Bishop Franz-Peter Tebartz-van Elst of Limburg, Germany, leaves a meeting of the Synod of Bishops on the new evangelization at the Vatican in this Oct. 19, 2012. Photo by Alessia Giuliani, courtesy CNS

Bishop Franz-Peter Tebartz-van Elst of Limburg, Germany, leaves a meeting of the Synod of Bishops on the new evangelization at the Vatican in this Oct. 19, 2012. Photo by Alessia Giuliani, courtesy CNS


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Welcome to the Wednesday roundup of religion news and the Weekly Facepalm Edition:

Girl too boyish for Christian school?

Yep, that’s what a Virginia Christian school is saying about eight-year-old Sunnie Kahle. She likes sports, wears sneakers and short hair, and that’s too confusing for the folks who run Timberlake Christian according to “biblical standards.” So they told Sunnie’s grandparents the girl needs to be more girlie before she can come back to school:

“We believe that unless Sunnie as well as her family clearly understand that God has made her female and her dress and behavior need to follow suit with her God-ordained identity, that TCS is not the best place for her future education,” the school writes.

They then go on to cite the famous verses where Mary Magdalene plays with Barbies and a giddy young Jesus gets a G.I. Joe for Christmas.

Is “Conscious Uncoupling” the new divorce?

Continuing with the headscratching theme, have you seen the announcement from movie star Gwyneth Paltrow and musician husband Chris Martin that the couple is separating? It’s titled “Conscious Uncoupling.” That’s a new one on me. Next up: my rant about “Unconscious Coupling.” That has a longer history.

The latest in pre-mortem obits

I am old-fashioned, I guess, and just need newfangled ways wrapped in a more traditional package. Perfect example: Actor James Rebhorn, one of my favorites, died last Friday. He was inspired by the last play he appeared in, in which a character hates the obituaries that appear after a person’s death and so wrote her own. Rebhorn, who had been battling cancer for years, did the same, and it’s an absolutely lovely piece that was posted on the website of St. Paul’s Lutheran Church in Hoboken, NJ, where he was a longtime member. It’s all about gratitude, and about everyone except himself. A taste:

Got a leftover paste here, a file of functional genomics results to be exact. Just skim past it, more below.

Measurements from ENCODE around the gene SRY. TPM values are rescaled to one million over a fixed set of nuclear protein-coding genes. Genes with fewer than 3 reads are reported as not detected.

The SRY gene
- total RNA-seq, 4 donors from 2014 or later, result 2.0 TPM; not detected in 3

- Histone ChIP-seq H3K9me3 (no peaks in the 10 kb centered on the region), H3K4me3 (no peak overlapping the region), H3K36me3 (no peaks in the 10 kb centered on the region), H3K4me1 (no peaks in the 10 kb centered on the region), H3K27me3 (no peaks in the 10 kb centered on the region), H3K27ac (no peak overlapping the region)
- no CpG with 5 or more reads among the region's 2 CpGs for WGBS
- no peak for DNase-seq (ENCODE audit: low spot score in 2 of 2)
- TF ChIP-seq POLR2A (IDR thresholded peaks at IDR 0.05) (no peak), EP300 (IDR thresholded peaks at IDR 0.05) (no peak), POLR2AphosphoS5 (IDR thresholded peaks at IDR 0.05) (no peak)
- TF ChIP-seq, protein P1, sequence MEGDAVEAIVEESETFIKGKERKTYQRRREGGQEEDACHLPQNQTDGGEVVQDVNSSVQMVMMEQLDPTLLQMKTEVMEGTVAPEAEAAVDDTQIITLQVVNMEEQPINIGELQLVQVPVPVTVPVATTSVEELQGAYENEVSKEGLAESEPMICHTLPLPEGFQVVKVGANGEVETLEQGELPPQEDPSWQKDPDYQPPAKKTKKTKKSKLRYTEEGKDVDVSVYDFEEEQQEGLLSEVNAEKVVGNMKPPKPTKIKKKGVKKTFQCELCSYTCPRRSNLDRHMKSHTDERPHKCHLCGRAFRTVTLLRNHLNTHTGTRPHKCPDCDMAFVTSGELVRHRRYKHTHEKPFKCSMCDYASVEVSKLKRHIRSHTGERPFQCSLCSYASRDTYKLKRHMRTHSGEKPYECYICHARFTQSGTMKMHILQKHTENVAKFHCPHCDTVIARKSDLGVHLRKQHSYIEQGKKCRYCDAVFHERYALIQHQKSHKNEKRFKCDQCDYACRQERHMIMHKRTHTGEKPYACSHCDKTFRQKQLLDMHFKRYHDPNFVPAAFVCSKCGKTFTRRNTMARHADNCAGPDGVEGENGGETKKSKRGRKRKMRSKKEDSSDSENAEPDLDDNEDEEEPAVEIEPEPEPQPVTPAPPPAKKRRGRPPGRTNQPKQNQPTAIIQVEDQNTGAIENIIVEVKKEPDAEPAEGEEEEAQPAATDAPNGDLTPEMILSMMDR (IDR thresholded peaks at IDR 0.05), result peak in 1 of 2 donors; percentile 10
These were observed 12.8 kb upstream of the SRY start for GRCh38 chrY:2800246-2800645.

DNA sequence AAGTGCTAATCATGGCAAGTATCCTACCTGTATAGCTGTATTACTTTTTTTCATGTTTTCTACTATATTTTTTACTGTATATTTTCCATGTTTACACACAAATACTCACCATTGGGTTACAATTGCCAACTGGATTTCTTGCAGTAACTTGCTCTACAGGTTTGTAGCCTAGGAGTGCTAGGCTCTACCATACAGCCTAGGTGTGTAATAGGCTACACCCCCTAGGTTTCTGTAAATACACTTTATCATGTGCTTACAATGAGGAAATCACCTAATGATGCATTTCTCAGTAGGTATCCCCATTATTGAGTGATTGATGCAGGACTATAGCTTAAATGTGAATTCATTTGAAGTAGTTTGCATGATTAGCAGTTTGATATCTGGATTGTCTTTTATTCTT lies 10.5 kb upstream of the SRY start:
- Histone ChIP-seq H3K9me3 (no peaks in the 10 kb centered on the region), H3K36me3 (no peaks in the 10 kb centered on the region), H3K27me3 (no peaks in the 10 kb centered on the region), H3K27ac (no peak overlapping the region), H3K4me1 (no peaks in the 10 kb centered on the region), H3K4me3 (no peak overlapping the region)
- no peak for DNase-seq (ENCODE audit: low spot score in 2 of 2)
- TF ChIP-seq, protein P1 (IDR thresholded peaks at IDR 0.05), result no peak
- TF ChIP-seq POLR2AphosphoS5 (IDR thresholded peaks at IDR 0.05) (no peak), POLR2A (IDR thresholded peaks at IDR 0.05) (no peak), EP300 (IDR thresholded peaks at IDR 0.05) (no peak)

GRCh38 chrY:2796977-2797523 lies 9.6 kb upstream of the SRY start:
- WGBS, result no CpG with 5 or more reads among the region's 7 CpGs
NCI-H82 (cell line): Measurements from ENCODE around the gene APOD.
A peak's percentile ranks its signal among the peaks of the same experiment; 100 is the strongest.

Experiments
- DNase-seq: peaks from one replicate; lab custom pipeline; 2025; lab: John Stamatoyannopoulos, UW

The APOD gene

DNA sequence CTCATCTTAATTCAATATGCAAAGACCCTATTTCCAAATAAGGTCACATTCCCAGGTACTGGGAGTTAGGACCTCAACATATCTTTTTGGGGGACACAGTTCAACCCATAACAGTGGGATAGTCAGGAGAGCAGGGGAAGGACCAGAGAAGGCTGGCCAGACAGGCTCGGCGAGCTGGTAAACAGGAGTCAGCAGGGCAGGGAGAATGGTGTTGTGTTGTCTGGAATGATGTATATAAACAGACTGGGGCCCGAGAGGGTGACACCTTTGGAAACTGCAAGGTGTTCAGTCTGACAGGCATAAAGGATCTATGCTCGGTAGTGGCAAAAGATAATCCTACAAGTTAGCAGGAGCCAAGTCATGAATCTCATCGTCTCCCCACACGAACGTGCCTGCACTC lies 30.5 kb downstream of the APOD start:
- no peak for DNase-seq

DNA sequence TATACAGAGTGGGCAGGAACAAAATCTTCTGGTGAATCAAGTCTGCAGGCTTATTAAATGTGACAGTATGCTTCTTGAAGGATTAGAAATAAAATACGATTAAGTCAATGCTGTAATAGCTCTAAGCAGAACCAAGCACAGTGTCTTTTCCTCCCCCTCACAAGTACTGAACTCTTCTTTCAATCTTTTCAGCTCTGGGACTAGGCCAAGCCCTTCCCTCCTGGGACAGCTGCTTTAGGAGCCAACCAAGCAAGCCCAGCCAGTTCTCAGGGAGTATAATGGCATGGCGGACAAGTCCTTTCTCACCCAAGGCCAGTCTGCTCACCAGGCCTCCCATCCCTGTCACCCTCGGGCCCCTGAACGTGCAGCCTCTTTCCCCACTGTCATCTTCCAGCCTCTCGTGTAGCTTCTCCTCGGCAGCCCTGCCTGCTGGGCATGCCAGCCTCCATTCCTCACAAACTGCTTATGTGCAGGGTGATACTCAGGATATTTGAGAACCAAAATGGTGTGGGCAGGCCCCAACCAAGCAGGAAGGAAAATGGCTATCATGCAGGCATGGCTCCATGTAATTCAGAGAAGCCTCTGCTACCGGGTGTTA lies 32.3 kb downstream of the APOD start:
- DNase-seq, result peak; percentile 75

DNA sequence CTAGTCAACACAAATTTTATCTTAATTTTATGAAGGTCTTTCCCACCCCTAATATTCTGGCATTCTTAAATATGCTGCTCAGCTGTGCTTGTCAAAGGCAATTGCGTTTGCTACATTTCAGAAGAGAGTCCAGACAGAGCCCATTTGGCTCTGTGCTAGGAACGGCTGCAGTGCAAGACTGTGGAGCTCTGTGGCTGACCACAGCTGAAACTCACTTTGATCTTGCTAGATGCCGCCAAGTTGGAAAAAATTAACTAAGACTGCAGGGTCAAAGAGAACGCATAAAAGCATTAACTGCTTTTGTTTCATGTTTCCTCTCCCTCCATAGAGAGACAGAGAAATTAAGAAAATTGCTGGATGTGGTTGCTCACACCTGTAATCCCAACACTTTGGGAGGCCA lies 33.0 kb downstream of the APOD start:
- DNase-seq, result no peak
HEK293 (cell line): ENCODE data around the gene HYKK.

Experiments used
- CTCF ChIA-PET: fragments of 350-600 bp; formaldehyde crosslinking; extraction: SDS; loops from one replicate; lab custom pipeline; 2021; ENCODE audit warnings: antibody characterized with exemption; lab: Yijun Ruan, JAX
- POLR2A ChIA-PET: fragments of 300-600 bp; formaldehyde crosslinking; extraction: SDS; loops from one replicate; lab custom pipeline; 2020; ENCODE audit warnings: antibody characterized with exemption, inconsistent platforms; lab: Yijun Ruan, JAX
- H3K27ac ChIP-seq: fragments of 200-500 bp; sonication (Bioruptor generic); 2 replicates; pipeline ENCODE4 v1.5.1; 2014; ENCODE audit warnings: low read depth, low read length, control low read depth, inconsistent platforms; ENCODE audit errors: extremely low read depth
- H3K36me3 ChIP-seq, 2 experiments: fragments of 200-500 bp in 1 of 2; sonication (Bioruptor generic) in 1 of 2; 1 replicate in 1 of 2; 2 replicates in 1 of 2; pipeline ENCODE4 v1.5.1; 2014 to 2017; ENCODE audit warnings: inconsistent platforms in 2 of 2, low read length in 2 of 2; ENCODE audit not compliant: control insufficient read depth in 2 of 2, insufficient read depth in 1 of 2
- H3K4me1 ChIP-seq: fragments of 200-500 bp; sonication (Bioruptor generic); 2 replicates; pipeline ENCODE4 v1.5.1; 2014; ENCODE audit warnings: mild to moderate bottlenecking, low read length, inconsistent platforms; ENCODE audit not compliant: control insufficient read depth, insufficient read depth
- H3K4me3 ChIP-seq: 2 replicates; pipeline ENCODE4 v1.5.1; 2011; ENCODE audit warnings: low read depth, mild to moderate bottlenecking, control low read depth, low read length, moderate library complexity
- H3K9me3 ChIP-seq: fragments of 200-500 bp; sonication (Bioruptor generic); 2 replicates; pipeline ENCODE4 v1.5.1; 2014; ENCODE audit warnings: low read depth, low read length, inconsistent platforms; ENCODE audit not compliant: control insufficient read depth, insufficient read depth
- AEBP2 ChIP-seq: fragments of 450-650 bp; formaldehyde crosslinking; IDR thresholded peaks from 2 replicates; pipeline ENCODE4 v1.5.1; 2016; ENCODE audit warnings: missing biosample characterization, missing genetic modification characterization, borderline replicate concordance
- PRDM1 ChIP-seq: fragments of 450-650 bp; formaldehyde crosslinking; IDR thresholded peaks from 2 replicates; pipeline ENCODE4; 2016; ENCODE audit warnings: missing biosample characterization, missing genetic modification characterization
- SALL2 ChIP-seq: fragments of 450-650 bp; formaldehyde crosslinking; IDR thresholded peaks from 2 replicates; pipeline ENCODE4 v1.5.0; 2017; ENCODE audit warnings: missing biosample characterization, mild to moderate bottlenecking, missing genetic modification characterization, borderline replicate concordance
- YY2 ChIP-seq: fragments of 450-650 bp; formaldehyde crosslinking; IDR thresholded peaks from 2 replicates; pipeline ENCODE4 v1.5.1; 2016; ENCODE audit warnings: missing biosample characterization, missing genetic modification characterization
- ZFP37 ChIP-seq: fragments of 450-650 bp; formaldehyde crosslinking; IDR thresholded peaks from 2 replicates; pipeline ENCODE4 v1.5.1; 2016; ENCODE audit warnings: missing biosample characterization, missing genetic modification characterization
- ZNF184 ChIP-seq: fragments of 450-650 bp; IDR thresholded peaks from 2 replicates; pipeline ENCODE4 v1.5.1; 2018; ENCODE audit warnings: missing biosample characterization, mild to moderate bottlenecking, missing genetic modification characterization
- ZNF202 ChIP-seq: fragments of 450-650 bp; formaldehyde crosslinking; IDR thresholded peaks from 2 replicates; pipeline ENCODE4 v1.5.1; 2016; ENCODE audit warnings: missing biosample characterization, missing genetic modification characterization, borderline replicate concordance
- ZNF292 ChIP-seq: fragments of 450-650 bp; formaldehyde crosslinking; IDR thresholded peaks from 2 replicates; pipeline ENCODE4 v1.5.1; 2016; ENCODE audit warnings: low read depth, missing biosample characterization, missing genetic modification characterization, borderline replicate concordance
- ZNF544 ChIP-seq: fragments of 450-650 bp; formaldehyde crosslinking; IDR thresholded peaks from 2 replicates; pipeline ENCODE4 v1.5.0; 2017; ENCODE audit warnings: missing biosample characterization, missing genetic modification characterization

His mother, Ardell Frances Rebhorn, nee Hoch, loved him very much and supported all his dreams. She taught him the value of good manners and courtesy, and that hospitality is no small thing. His father, James Harry Rebhorn, was no less devoted to him. From him, Jim learned that there is no excuse for poor craftsmanship. A job well done rarely takes more or less time than a job poorly done. They gave him his faith and wisely encouraged him to stay in touch with God.

“Bling Bishop” in Germany is fired

Bishop Franz-Peter Tebartz-van Elst of Limburg had sort of been in limbo since controversy over his luxe reno of his home and office exploded. Via the Pray Tell blog, news out of the Vatican this morning announces that Tebartz-van Elst is toast — despite high-profile support from Cardinal Mueller at the CDF and Archbishop Ganswein, the retired pope’s closest aide:

In view of the fact that it has come to a situation in the Diocese of Limburg which impedes a fruitful exercise of the episcopal office by His Excellency Franz-Peter Tebartz-van Elst, the Holy See has accepted the resignation offered by the bishop on October 20, 2013, and named an apostolic administrator in the person of His Excellency Manfred Grothe.

The departing bishop, His Excellency Tebartz-van Elst, will be entrusted with another assignment within a given time.

The Holy Father implores the clergy and faithful of the Diocese of Limburg to accept the decision of the Holy See willingly and to strive to find their way to a climate of mercy and reconciliation.

Headline of the Day

My nominee:

“British government bans burning of fetuses to heat hospitals “

Moving on…

Map of the Day

Andrew Sullivan flags it — a New Republic piece on the spread of different means of execution in the U.S.

“Hobby Lobby,” and Popes and Presidents…

Defenders of faith-based businesses are feeling good after yesterday’s Supreme Court arguments as to whether for-profit corporations are religious entities with conscience rights to deny contraception insurance to employees. (Yeah, but will they sing in the choir on Sunday morning?) SCOTUS Blog has a great recap. Cathy Grossman wonders about the Law of Unintended Consequences.